Life one month at a time
Written by Marketing Staff
Covering the year chronologically is not as predominant as it once was, but there are good reasons for some schools to organize their yearbook coverage as events happen throughout the year.
At LaBelle High School, LaBelle, Fla., coverage is one of the reasons the staff is doing their third chronology yearbook in four years.
“We don’t have a school newspaper, but I feel my staff can be journalists. Being a fall delivery book, we can cover the whole year,” said Nan Akin, the adviser at LaBelle for eight years. “I feel the content is better.”
The Corral was done chronologically in the 2002 and 2004 books, and the decision was made to do it that way again for 2005. But there has been one big change. This year, coverage will be monthly. The previous two chronology books contained weekly coverage, a scenario which made it difficult for Akin’s small staff to meet deadlines.
For example, students had trouble taking, developing and turning in photos by deadline, especially with the film camera. Akins requires that photos be turned in the same week as the story. Students are not allowed to write a story, then get photos two weeks later.
“It’s not good journalism,” she said.
The 2004 yearbook, At a Glance, was photo-laden. Spreads were arranged with 21 photos and a sidebar with the happenings of the week listed Monday through Friday, a plan she tried to dissuade her staff from doing. Critiques of the book helped the staff develop design and coverage for this year.
“This year is going to be so much better,” she said. “This year there will be fewer photos per spread, with better quality stories and layout.”
The new digital camera will help, too, Akin said.
She always meets with her editors during the summer, but LaBelle’s chronological coverage demands the staff be ready on the first day of school to report on what is happening in the lives of their readers. Akin said the most difficult times are the first month of school and the first month after winter break.
“If you want to start from August, from the first day of school, you have to be ready to jump in,” Akin said.
With the shift to monthly coverage, the program has been running smoothly, since students have longer deadlines. The staff works as a team, starting with monthly meetings to determine upcoming coverage. Each student also fills out a plan sheet, with details on the events they are covering, story angles, possible headlines, possible photos, and interview questions. The staff discusses school and community events to include in the book, and space is allotted depending on the importance of each item. This also allows for flexibility for changes if something big happens, like when the 9/11 terrorists attacks occurred.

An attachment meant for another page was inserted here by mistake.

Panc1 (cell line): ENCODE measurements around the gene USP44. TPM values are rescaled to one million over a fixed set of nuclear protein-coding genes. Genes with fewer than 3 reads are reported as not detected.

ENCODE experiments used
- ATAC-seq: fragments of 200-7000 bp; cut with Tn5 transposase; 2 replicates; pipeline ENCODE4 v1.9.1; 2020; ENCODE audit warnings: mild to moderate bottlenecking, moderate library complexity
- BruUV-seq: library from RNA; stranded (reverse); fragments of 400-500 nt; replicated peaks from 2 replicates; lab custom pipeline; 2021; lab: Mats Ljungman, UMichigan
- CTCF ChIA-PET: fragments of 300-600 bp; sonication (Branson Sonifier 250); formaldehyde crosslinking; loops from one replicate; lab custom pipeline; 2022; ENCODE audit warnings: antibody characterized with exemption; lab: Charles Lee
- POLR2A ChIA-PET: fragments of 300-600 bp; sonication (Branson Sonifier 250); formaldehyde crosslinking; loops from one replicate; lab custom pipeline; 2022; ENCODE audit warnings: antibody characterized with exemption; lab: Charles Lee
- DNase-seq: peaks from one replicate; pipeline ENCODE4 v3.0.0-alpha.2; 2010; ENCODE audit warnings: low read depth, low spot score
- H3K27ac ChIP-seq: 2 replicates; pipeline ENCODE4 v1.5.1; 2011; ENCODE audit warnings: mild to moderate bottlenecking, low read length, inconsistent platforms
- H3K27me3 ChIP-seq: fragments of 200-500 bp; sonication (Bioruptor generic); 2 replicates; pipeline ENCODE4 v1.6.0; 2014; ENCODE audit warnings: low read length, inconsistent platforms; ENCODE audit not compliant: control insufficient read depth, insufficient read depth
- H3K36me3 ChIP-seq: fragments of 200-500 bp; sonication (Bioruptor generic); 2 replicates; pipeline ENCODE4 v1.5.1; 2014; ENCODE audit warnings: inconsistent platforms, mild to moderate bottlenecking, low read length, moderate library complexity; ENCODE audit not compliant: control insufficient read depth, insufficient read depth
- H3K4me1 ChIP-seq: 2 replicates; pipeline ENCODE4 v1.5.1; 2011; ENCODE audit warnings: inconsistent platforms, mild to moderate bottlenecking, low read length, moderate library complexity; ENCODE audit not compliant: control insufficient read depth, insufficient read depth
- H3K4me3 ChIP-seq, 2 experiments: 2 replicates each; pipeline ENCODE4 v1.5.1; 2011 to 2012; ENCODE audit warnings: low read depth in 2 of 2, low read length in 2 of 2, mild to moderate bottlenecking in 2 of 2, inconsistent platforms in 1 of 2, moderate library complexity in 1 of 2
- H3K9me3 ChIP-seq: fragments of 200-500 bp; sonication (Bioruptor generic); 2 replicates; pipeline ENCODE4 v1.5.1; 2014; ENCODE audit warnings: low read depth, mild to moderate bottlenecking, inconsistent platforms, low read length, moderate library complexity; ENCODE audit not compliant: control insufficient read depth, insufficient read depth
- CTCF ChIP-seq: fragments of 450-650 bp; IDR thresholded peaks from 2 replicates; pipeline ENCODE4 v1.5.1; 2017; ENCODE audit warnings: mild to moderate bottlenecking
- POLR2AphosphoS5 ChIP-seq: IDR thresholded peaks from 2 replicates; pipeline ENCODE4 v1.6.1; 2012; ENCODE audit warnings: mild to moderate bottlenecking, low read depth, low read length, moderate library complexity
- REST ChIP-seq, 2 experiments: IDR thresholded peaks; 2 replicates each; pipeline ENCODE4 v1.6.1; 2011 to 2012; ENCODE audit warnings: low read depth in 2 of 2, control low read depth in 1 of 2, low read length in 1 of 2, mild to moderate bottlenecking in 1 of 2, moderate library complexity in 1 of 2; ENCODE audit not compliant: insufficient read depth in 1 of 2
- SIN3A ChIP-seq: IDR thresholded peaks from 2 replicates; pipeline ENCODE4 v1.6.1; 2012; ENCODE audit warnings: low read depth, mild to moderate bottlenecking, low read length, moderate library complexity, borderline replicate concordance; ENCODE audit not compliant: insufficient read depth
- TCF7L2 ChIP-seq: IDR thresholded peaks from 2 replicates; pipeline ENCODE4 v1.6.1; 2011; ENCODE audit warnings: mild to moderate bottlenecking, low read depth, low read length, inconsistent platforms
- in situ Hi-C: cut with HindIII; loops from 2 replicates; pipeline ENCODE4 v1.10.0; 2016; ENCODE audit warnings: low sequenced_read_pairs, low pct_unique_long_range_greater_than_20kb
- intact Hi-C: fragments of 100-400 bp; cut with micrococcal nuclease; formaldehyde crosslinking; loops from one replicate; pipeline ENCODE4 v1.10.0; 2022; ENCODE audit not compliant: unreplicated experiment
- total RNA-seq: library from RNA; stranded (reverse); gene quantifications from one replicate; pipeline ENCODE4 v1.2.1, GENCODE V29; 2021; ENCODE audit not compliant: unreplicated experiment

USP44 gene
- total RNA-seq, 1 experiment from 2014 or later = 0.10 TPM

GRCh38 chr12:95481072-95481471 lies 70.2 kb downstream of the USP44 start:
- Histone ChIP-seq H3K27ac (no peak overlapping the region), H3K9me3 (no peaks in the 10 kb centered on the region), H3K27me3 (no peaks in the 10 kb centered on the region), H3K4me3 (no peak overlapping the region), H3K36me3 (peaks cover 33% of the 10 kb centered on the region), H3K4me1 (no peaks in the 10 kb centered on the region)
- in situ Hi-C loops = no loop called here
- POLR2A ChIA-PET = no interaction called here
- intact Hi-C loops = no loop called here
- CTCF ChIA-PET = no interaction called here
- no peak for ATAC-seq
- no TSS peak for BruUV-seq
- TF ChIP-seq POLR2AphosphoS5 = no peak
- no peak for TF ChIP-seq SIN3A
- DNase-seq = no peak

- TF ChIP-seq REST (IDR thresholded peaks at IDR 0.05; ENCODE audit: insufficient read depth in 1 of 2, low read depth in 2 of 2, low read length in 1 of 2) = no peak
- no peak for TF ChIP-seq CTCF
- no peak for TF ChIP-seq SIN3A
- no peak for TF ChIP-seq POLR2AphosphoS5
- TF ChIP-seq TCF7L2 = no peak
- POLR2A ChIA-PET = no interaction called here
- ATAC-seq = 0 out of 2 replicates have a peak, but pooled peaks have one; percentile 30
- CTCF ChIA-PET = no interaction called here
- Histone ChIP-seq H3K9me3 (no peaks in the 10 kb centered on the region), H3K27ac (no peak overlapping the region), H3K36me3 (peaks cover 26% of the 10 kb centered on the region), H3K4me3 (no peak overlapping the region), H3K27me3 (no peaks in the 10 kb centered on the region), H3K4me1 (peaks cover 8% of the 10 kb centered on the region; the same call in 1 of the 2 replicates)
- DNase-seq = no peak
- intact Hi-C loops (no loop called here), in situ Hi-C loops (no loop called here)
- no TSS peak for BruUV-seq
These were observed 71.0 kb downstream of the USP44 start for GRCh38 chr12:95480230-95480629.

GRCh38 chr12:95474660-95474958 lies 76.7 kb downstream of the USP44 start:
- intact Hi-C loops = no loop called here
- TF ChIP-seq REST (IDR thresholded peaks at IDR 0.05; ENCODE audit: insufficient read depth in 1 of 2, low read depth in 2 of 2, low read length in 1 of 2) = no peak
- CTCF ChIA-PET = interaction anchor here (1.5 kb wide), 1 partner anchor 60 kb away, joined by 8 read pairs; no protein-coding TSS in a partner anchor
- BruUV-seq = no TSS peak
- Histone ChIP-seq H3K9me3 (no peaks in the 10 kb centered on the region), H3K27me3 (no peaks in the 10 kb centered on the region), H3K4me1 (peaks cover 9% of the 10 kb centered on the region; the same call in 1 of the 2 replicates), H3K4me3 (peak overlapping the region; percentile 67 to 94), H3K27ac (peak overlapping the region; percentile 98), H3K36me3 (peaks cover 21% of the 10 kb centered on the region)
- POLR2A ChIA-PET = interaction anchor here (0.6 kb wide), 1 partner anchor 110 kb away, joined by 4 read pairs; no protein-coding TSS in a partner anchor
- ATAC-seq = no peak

Four spreads are devoted for each month of school, starting in August. The coverage is divided into “during school,” “after school” and “sports” within the four spreads. No sports or academic sections appear in the book, but this format provides plenty of sports and academics coverage, Akin said.
The Corral will be 240 pages this year, considered a small yearbook in Florida, with 90 pages dedicated to student life, including academics and sports. “It’s quality coverage,” she said.
The yearbook also includes a 12-page section for homecoming, which this year will be placed in the month of November, the class portrait and senior sections, and team and club photos at the end of the book in the index.
In addition to improved coverage, chronological coverage works better with the student staffing situation at LaBelle. Editors are returning students, but Akin gets almost a new staff each semester and yearly. Akin believes the turnover is caused partly by the school’s block schedule, which limits the electives offered. Also in Florida, seniors can take executive internship and go to jobs. With yearbook being fourth hour, seniors who want to take the class have to return to school for that period, and many would choose not to.
LaBelle is among the smaller high schools in Florida, with a student population of approximately 1,000 students in grades 9 through 12. In the fall 2004 semester, Akin has 14 people in yearbook class. Ten of them work specifically on the book, while four of them handle ad sales. She did have two returning staffers this year, and both agree they like this system, she said.
Akin said being a fall delivery book has inherent advantages, such as school year is covered until the last bell rings, and the dilemma of what to do in class after the last deadline in the spring is solved. And it has not been too difficult to get students to pick up their yearbooks in August.
“If you can get the community and the administration to back you, try to get a fall delivery book,” said Akin, who has done fall delivery for seven of her eight years as adviser.
“I wouldn’t go back. The class runs smoothly. They always have something to do,” she said.
She seems to have community support, as the parents really like the chronological coverage.
“We got so many compliments from parents because they were like, wow, this will be great for our kids to look back on.”
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